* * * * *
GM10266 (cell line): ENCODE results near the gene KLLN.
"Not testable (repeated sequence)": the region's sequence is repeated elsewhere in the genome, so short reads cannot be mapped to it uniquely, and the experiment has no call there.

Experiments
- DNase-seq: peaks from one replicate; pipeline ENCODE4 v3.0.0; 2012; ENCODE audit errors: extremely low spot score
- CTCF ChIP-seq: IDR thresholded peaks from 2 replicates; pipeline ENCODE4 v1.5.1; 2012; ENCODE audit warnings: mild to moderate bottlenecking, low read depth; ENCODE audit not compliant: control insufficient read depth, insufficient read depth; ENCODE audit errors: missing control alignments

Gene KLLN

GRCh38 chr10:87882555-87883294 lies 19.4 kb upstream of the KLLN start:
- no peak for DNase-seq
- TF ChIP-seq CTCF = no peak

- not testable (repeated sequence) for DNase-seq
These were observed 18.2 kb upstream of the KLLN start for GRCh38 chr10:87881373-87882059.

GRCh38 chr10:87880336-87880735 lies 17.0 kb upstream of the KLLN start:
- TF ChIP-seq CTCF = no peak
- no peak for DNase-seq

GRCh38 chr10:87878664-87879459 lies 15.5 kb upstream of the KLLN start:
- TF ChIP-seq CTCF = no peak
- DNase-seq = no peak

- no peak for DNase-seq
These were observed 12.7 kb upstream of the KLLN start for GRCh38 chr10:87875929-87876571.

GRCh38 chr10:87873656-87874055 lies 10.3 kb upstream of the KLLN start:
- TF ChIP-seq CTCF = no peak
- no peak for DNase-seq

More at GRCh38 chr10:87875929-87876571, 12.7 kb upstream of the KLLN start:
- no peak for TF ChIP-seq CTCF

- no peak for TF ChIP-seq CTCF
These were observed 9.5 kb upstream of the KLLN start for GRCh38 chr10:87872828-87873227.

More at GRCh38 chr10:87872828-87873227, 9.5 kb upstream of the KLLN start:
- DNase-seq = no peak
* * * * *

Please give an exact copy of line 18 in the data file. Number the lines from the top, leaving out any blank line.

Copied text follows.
- no peak for DNase-seq